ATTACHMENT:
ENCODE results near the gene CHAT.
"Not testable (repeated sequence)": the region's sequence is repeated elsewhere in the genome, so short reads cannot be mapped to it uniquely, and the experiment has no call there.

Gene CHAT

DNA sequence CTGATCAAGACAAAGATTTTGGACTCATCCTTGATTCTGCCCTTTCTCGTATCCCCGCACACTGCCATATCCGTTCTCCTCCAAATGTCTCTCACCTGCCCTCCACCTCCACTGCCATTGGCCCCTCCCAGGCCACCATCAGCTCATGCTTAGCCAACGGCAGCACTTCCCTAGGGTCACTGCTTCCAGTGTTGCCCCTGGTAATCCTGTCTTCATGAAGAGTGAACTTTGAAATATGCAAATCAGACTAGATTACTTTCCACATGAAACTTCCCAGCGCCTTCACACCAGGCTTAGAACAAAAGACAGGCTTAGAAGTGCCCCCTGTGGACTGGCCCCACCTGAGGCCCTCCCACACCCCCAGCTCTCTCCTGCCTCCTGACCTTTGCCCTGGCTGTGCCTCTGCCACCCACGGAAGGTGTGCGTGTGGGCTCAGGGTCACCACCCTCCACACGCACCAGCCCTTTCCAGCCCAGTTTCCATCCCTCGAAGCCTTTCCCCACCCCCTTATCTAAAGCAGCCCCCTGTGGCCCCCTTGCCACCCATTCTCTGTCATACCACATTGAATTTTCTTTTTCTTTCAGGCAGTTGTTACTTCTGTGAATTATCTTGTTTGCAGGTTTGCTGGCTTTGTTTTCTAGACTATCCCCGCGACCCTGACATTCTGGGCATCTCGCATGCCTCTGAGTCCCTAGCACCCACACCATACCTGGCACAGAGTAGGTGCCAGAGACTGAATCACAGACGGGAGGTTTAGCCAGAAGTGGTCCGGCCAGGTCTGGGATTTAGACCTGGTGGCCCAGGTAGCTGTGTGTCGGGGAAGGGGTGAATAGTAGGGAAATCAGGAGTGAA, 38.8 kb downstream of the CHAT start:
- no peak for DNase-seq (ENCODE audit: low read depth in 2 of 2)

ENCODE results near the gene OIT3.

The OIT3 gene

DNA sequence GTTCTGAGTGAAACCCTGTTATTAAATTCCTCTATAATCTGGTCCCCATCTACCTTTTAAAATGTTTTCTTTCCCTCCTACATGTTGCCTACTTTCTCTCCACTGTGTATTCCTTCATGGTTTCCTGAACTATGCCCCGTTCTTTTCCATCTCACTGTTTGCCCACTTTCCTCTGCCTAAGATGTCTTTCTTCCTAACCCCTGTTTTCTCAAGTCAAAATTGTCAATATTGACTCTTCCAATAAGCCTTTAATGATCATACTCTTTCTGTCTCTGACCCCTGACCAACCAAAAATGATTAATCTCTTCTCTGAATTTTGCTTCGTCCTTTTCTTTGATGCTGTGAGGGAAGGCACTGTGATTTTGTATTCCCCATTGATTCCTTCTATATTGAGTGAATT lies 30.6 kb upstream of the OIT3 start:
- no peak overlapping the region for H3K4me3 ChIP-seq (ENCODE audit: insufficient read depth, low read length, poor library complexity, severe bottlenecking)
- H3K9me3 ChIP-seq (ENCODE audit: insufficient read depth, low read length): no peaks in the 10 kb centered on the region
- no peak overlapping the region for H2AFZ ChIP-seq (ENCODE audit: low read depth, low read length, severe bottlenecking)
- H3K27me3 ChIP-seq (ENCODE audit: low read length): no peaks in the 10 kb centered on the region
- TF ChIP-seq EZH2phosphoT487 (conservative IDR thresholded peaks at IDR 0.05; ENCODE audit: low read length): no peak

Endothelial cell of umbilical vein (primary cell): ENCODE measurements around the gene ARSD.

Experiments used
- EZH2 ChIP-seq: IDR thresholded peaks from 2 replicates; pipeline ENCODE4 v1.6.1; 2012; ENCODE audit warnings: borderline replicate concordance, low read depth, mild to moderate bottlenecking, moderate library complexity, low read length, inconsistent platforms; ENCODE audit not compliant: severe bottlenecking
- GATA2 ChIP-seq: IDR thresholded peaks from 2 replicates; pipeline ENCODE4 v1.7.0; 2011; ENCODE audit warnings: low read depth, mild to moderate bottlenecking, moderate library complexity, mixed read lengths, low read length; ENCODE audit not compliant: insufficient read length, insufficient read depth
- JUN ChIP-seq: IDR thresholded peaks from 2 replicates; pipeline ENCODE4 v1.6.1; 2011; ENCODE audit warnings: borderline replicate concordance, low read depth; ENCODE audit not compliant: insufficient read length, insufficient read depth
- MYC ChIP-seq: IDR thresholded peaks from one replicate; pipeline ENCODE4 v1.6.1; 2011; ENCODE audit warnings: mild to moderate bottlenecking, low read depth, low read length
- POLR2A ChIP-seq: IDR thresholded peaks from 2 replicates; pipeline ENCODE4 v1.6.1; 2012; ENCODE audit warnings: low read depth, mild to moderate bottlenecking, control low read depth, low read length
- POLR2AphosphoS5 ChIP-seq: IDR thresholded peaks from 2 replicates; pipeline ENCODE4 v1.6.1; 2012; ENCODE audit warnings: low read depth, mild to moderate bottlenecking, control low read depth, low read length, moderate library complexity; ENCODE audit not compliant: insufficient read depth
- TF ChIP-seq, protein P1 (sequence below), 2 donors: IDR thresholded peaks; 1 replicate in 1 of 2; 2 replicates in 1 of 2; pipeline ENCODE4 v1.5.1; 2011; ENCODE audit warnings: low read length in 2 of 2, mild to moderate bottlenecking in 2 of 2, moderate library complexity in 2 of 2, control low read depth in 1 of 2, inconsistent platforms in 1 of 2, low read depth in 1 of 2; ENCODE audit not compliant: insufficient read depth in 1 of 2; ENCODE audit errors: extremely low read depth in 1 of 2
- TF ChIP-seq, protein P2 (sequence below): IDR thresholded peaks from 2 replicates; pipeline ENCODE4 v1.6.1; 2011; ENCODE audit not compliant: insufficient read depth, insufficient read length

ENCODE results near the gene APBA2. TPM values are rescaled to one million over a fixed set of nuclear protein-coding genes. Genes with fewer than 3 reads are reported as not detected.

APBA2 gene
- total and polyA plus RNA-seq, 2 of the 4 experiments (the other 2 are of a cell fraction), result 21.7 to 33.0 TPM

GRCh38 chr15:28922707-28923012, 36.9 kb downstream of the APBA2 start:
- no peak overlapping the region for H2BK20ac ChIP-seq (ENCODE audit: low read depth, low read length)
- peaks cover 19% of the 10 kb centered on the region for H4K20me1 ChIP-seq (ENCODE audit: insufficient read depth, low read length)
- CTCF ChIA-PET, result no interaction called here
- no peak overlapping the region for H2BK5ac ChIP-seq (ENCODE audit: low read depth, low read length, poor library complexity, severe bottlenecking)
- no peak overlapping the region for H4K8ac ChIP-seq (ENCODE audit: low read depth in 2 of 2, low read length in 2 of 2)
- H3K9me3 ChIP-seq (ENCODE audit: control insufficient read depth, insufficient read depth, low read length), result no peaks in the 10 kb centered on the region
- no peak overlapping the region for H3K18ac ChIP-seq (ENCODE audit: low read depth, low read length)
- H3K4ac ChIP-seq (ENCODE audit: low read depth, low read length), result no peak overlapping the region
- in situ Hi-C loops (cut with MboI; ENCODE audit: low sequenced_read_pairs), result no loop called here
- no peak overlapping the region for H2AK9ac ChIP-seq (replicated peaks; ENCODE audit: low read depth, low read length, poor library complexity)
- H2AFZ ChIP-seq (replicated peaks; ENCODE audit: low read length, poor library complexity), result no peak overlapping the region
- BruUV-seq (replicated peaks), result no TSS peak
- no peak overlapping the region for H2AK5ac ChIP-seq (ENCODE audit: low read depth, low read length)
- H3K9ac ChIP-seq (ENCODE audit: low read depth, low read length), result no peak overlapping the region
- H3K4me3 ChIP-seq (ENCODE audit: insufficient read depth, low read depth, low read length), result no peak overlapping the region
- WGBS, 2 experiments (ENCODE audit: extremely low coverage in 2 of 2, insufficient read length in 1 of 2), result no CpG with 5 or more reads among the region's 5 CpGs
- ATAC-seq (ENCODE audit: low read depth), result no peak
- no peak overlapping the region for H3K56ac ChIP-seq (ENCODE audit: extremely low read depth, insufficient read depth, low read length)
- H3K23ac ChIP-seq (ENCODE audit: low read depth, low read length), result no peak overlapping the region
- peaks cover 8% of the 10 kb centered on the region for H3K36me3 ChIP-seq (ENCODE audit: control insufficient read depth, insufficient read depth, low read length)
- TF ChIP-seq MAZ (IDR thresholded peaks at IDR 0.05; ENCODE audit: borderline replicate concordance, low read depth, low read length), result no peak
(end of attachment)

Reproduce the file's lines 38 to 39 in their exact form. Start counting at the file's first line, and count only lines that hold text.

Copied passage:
- H2AFZ ChIP-seq (replicated peaks; ENCODE audit: low read length, poor library complexity), result no peak overlapping the region
- BruUV-seq (replicated peaks), result no TSS peak